Slavery in Canada

While in Quebec City, we visited a museum — the Musee des Beaux Arts — that features Inuit works from across Canada (stunning) and well-known Quebec artists such as Jean-Paul Riopelle, Alfred Pellan and others.

One exhibit – Devenir or Becoming – grabbed my attention. Not only did it include a collection of paintings – primarily portraits – from the 18th and 19th centuries, but it also included a series of drawings of runaway slaves alongside advertisements seeking their whereabouts that had been posted in Quebec newspapers.

In my naivety, I thought slaves running away from the US sought refuge in Canada.

While this is true, it seems that slavery was practiced by our indigenous people (usually as a result of wars with other tribes) and also by some who came from France and Britain to colonize Canada and acquired slaves in part to deal with the shortage of labour in the new land. Another source of slaves occurred when America declared its independence from Britain and many of those loyal to the crown moved to Canada and brought slaves with them.

The drawing above is one artist’s depiction of Bell, a slave who had runaway and whose owner advertised for her return in the Quebec Gazette in August 1778 (shown below).

 

Definitely a tragedy and a shameful period in Canada’s history. My writer brain is already imagining a story.

FOR MORE ON READING & WRITING HISTORICAL FICTION  FOLLOW A WRITER OF HISTORY (using the widget on the left sidebar)

M.K. Tod writes historical fiction. Her latest novel, TIME AND REGRET was published by Lake Union. Mary’s other novels, LIES TOLD IN SILENCE and UNRAVELLED are available from Amazon, NookKoboGoogle Play and iTunes. She can be contacted on Facebook, Twitter and Goodreads or on her website www.mktod.com.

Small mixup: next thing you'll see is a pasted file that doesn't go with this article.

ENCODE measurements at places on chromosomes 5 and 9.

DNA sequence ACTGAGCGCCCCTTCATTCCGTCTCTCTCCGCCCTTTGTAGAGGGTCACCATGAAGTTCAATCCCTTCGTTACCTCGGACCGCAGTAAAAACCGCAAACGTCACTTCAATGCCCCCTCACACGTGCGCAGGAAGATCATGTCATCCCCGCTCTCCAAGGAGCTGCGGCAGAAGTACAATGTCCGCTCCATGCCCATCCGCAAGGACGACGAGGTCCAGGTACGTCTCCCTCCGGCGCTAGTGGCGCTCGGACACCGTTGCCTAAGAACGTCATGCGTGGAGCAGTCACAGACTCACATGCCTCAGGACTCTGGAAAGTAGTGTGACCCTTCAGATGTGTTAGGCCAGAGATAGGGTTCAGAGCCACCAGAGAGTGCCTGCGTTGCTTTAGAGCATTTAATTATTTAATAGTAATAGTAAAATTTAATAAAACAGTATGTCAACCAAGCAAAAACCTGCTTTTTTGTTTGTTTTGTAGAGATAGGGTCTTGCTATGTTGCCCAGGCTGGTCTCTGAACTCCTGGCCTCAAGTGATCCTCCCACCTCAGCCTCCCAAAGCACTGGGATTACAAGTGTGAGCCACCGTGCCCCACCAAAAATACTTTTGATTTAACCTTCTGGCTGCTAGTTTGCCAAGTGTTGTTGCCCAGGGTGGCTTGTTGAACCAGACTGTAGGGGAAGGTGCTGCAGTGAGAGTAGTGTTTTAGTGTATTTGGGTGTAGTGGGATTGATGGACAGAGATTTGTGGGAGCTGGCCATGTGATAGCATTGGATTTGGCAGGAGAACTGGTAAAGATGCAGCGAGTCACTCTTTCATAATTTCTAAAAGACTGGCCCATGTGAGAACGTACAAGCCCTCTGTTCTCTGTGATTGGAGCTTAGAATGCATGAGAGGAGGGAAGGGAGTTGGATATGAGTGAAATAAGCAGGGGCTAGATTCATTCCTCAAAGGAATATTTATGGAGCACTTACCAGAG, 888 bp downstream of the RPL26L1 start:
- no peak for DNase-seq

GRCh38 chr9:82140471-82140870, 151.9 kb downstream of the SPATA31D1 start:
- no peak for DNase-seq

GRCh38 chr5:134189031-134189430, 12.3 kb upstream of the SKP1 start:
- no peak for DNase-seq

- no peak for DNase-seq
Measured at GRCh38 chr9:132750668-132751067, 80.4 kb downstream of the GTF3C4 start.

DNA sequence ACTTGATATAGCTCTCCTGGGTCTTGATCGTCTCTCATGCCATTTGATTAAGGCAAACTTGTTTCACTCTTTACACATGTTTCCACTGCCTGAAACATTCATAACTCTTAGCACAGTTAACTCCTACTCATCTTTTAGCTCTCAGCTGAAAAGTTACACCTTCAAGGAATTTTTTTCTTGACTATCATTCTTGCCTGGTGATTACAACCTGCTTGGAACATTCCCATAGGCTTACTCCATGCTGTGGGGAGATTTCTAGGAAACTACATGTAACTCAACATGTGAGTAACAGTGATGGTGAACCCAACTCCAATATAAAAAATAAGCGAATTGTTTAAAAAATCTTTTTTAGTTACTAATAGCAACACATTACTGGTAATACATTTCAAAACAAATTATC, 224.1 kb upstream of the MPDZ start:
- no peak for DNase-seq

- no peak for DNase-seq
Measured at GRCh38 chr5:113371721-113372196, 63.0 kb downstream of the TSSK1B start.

Historical Quebec City

My husband and I were in Quebec City this past weekend to celebrate our 50th wedding anniversary – yes, 50 years together, an amazing and wonderful accomplishment! So now, dear readers, I might as well come clean and tell you that I’m 69 years old. Still a youngster at heart, of course.

Quebec – the city not the province – was founded in 1608 by Samuel de Champlain, a French colonist, explorer, navigator and military man.

Carefully maintained remnants of the past make the city feel European: fortifying walls, enormous stone gates, old houses with shuttered windows, cobblestones, and streets that twist and turn for no apparent reason.

We stayed at the Chateau Frontenac, a celebrated hotel which opened in 1893. The man at reception upgraded us to the Alfred Hitchcock suite – thank you, Rodolpho – where the famous director stayed while filming I Confess in 1952. The suite is in one of the chateau’s towers and the walls are round – definitely charming.

Chateau Frontenac
Tower with Hitchcock suite
Hotel Clarendon

Quebec was cold and occasionally rainy while we were there, just like our honeymoon. Nonetheless, we bundled up and walked around, finding places that sparked long ago memories including the Hotel Clarendon where we stayed for $11.50 per night in 1969.

Like France, food is a passion in Quebec and we had two absolutely delicious dinners. Sensible eating resumes today!

50 years and still in love! How lucky is that?

FOR MORE ON READING & WRITING HISTORICAL FICTION  – AND OCCASIONAL PERSONAL POSTS – FOLLOW A WRITER OF HISTORY (using the widget on the left sidebar)

M.K. Tod writes historical fiction. Her latest novel, TIME AND REGRET was published by Lake Union. Mary’s other novels, LIES TOLD IN SILENCE and UNRAVELLED are available from Amazon, NookKoboGoogle Play and iTunes. She can be contacted on Facebook, Twitter and Goodreads or on her website www.mktod.com.